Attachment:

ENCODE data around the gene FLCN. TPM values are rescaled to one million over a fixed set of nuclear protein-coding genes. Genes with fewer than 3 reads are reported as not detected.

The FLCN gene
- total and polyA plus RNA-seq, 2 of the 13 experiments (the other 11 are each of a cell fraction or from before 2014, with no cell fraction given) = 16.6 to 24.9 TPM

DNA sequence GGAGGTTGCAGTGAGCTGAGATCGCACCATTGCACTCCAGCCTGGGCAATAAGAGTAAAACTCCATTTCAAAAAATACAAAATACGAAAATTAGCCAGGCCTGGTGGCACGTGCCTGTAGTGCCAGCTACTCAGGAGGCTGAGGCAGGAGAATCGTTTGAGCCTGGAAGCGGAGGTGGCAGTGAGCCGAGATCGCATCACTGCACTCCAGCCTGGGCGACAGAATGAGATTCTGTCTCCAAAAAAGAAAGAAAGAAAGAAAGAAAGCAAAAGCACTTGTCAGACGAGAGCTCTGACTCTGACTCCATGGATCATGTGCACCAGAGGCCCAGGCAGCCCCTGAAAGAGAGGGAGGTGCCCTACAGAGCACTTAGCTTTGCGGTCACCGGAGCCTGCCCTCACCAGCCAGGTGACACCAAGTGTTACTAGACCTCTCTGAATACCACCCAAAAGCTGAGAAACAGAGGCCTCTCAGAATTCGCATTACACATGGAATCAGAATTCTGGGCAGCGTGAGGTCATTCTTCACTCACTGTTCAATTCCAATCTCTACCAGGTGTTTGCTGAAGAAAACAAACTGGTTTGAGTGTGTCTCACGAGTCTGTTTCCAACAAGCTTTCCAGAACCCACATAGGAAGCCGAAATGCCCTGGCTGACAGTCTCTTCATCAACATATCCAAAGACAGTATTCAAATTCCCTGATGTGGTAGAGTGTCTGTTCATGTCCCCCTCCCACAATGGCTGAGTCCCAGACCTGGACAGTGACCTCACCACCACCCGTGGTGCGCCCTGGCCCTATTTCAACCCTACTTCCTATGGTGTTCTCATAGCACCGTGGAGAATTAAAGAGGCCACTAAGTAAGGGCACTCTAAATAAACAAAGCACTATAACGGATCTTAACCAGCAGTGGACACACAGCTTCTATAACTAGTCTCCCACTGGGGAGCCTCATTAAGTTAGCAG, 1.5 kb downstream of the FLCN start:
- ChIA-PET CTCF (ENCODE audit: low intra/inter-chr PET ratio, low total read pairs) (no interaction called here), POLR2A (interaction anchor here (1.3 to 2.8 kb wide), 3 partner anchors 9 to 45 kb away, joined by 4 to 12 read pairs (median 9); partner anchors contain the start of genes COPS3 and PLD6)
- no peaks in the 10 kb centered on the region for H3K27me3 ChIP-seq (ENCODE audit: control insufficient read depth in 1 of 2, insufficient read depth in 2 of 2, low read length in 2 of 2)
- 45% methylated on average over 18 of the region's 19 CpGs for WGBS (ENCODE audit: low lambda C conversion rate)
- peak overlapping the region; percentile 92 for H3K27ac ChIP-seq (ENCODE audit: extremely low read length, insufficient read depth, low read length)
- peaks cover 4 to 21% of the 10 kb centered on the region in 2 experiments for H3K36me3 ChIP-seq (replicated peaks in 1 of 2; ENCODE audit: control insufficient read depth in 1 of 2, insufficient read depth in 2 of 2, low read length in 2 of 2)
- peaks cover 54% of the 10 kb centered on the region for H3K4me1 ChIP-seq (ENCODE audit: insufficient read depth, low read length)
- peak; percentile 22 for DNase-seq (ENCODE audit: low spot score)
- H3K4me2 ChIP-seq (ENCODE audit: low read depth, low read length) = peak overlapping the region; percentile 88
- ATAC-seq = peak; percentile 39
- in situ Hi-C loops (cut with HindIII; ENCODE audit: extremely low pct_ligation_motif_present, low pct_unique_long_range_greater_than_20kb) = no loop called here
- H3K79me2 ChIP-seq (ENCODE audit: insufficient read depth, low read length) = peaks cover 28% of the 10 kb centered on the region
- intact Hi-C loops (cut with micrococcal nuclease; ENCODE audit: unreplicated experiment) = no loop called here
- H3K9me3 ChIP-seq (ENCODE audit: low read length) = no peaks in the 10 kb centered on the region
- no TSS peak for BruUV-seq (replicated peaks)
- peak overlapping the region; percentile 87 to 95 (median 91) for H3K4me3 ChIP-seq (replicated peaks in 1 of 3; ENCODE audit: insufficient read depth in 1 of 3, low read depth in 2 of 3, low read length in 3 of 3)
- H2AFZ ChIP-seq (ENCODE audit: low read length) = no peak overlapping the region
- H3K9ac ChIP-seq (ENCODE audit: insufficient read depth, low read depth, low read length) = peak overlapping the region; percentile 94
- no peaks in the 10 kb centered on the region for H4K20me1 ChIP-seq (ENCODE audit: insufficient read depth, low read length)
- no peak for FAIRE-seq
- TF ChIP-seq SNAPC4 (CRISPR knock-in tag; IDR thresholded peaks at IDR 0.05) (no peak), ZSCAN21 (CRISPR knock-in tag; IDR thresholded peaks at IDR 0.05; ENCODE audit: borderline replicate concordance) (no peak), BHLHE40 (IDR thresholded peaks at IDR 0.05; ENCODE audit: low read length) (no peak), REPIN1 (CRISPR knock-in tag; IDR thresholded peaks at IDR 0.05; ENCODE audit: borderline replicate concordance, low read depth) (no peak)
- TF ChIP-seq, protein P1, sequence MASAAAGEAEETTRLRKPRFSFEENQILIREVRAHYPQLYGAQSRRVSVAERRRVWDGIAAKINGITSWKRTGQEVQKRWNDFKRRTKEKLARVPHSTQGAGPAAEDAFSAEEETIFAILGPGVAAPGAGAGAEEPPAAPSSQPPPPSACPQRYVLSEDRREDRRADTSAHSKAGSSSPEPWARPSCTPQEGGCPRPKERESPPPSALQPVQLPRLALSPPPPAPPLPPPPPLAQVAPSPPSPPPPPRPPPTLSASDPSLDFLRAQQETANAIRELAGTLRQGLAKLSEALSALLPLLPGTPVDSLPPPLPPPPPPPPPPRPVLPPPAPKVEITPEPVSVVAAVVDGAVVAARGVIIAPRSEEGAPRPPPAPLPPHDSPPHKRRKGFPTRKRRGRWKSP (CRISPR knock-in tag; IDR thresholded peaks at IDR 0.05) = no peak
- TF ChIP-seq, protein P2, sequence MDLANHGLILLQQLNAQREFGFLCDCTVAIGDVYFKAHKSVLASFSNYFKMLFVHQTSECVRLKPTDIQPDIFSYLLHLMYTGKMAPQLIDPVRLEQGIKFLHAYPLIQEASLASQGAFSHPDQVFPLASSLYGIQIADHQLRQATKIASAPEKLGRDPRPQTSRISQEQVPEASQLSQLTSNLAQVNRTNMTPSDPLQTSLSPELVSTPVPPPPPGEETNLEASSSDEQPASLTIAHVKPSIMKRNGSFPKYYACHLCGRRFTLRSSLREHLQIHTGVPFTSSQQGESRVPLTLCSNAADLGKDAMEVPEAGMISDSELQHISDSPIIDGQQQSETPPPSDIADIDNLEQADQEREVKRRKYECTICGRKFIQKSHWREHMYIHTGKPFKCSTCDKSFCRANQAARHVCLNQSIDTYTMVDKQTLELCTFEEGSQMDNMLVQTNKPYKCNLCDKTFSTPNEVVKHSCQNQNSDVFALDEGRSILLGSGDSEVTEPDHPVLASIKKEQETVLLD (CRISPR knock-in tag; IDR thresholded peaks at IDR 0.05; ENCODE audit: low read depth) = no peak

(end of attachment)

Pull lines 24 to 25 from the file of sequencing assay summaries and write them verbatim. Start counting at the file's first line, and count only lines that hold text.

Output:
- TF ChIP-seq SNAPC4 (CRISPR knock-in tag; IDR thresholded peaks at IDR 0.05) (no peak), ZSCAN21 (CRISPR knock-in tag; IDR thresholded peaks at IDR 0.05; ENCODE audit: borderline replicate concordance) (no peak), BHLHE40 (IDR thresholded peaks at IDR 0.05; ENCODE audit: low read length) (no peak), REPIN1 (CRISPR knock-in tag; IDR thresholded peaks at IDR 0.05; ENCODE audit: borderline replicate concordance, low read depth) (no peak)
- TF ChIP-seq, protein P1, sequence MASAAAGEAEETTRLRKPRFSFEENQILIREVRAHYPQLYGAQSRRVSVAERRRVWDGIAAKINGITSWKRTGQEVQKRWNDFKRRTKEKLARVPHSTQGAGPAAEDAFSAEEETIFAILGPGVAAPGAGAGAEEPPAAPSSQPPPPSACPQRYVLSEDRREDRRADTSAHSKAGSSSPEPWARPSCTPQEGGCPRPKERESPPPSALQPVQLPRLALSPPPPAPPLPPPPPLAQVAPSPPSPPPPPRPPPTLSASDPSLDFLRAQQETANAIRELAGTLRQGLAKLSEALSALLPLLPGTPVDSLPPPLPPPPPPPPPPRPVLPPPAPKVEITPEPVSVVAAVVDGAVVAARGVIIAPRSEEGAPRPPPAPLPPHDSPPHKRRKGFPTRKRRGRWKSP (CRISPR knock-in tag; IDR thresholded peaks at IDR 0.05) = no peak